February 10th-March 4th, 2017 (Tehran, Iran)
Match Scores (Round #2)
||RUS||Pham, Le Thao||
| Round 1 | Round 2 | Round 3 | Round 4 |
| Semifinals | Finals |
Round two of the Women’s World Championship was filled with twists and turns. There were seven tiebreak games with two going into Armageddon. Tan Zhongyi showed resilience by staving off three different elimination games to force a final sudden death game. The last game Tan had black with time-odds deficit and was able to hold. It was a good day for the Chinese as they maintained four candidates, the highest number of any federation.
It was a disastrous day for Russian players. Russia started with 10 and are down to two. One of the biggest casualties came at the hands of Ni Shiqun, an unheralded player from China who was more than a hundred points lower than her highly-fancied opponent, Valentina Gunina. Russia lost five matches, but national team members Olga Girya, Alexandra Kosteniuk and Natalija Pogonina went through. Gunina was brutally crushed by Chinese upstart Ni Shiqun.
Georgia started with a eight players and have two remaining. Two of their survivors won thrilling matches with two Georgians with the names “Nino” battled until the Armegeddon game. This match was an even affair, but it was Nino Batsiashvili who had better chances throughout. In the Armegeddon game, she was completely winning and somehow allow Nino Khurtsidze to turn the tables.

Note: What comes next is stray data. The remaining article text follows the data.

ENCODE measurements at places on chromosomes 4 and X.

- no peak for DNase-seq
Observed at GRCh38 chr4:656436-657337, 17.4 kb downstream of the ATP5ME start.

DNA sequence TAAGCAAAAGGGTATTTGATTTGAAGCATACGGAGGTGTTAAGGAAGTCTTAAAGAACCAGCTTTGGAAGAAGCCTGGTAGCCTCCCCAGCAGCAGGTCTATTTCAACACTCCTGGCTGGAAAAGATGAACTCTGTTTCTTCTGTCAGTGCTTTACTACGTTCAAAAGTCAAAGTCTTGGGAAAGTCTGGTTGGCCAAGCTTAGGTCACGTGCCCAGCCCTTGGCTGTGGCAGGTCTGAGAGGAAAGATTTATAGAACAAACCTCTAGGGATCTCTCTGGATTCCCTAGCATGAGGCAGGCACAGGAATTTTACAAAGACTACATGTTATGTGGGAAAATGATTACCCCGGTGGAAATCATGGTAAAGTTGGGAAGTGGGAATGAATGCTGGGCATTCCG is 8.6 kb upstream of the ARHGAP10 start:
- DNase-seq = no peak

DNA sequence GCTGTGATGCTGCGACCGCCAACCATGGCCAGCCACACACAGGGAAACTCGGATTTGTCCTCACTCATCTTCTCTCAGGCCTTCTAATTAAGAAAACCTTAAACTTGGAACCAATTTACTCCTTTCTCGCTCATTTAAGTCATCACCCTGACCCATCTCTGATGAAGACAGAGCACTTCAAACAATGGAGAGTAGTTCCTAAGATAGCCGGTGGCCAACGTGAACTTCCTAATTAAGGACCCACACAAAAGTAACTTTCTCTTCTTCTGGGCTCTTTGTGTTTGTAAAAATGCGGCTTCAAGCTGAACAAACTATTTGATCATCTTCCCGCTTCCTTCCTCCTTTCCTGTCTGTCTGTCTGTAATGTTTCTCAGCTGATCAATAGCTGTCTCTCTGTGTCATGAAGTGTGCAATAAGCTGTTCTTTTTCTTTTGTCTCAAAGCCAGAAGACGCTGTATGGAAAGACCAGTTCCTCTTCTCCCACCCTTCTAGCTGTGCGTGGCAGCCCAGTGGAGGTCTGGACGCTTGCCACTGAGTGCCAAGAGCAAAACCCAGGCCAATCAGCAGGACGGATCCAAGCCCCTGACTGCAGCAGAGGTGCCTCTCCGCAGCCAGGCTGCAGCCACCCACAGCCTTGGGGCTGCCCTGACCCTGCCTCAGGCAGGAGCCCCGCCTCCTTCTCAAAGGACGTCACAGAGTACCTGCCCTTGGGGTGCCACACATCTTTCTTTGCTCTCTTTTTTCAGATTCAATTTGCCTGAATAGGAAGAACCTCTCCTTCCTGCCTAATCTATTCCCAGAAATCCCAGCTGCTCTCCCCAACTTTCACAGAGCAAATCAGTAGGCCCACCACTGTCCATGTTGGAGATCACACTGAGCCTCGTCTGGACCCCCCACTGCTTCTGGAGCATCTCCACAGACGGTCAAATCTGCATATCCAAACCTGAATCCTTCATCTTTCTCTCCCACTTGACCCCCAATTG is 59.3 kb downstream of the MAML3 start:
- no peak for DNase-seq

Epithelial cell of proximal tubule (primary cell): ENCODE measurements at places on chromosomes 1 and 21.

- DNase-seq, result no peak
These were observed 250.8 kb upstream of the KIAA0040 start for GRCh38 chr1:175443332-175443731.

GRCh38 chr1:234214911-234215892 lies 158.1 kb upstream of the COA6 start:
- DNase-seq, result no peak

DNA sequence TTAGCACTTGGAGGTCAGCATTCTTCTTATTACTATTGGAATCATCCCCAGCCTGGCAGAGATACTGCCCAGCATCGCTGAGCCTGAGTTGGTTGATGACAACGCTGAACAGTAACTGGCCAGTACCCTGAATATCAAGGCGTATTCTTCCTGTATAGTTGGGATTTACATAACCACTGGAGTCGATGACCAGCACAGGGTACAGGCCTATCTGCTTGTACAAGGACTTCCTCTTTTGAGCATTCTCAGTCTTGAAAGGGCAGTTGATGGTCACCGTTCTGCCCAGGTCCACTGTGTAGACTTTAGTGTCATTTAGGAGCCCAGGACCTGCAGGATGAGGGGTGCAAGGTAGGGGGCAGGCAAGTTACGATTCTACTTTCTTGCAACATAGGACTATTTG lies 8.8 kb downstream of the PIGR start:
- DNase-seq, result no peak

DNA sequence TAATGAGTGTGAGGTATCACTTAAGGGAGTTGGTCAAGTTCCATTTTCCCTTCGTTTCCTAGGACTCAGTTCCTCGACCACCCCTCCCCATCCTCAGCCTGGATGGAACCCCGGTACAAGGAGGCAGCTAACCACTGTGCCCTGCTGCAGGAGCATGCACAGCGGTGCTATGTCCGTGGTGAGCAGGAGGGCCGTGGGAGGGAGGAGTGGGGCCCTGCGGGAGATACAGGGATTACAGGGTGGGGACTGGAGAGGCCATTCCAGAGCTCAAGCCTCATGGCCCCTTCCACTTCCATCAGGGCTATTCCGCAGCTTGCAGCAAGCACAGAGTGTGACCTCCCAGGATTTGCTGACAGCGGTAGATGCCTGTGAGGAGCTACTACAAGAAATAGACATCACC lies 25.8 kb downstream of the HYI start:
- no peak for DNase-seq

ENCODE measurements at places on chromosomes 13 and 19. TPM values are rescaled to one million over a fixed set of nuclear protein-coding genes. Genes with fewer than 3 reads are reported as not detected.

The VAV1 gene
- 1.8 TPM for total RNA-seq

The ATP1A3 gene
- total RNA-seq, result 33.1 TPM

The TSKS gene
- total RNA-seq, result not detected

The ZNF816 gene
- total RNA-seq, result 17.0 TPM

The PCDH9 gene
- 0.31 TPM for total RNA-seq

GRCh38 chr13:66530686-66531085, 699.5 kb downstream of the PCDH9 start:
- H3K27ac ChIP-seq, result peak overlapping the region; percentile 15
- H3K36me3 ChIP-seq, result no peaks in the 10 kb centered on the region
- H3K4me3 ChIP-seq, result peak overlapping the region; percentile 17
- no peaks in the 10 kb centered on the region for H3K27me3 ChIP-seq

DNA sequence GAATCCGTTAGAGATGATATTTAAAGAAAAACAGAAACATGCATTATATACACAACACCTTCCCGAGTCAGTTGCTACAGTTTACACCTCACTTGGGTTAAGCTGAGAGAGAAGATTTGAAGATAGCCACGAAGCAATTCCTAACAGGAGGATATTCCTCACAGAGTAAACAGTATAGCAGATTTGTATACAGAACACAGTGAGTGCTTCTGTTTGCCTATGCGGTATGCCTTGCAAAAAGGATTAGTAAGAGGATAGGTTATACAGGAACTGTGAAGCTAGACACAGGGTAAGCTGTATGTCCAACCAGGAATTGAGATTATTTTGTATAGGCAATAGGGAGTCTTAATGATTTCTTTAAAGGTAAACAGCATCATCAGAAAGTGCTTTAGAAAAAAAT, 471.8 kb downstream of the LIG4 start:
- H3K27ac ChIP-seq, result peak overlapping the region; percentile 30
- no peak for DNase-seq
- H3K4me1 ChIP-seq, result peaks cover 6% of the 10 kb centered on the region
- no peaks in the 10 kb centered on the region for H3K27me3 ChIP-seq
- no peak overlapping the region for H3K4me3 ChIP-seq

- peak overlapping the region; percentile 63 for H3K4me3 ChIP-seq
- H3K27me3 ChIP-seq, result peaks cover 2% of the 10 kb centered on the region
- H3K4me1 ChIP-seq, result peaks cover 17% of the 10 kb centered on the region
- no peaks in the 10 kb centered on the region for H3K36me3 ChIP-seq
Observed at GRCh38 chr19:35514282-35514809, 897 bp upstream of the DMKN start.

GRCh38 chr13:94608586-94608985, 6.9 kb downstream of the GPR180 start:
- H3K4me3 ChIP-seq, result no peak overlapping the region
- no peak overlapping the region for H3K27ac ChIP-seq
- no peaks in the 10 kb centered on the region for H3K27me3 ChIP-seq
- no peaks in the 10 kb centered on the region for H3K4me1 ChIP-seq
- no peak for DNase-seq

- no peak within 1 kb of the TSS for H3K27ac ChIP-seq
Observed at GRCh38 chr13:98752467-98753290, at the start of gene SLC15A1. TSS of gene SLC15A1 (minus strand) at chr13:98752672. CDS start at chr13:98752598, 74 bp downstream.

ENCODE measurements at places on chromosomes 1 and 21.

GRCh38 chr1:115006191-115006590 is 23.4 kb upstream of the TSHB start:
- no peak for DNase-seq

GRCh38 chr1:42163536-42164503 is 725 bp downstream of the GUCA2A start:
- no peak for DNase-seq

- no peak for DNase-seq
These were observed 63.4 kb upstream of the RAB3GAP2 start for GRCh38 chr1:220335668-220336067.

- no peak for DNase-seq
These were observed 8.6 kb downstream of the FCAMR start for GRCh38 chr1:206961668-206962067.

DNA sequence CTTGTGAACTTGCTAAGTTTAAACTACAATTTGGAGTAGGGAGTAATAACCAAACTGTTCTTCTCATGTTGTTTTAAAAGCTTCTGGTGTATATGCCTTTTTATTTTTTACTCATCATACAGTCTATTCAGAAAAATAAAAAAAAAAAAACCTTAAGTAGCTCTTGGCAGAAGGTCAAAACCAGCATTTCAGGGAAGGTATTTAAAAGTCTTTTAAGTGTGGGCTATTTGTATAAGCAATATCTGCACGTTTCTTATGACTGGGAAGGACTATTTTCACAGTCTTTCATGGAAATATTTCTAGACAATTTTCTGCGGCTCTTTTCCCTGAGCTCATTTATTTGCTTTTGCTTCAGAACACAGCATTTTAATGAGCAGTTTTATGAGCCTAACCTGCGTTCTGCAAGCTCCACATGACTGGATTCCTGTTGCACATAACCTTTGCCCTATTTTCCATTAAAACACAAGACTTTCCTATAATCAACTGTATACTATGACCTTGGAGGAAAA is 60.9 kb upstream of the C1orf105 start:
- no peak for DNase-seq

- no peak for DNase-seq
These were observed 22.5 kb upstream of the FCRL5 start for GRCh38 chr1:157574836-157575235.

Georgian Sopiko Guramashvili certain won the award for best photo in the round and her chess-themed hijab seemed to yield results. Photo by David LLada.
In a brutal fight against Natalija Buksa, she was down a point and needed a win to stay alive. Despite outplaying Buksa she ended up a piece up in a R+N vs. R ending. It seemed that Buksa was easily hold the draw and move on, but a bit of fate occurred during the time scramble. In the diagrammed position, instead of 126.Ke1= (126…Rxa2 stalemate) Buksa blundered with 126.Kxe3?? and 126…Rxa2 ended the game. The chess community was aghast at the turn of events, but Guramashvili simply signed the sheets and walked off as if it were an expected result.
— Daaim Shabazz (@thechessdrum) February 16, 2017
In the last 5’+3″ game, Buksa fell behind in the opening, lost the tactical thread on the position and dropped an exchange. With her wrecked pawn structure and passive knight, she was unable to hold and Guramashvili would advance.
Two Indian players will advance. Dronavali Harika and Padmini Rout have been seen enjoying the experience. Harika has a strong support system and has brought her grandmother along! Photo by David Llada.
So the tournament goes down to the last 16 players. Apart from the Indian duo, four Chinese, three Russians, three Georgians remain. In addition, there is one player from Bulgaria, Ukraine, Vietnam and Sweden.
Pia Cramling may be the story as the congenial 53-year old has been at the top longer than some of the players have been alive. Always very gracious and humble, she looks forward to her epic match with Alexandra Kosteniuk.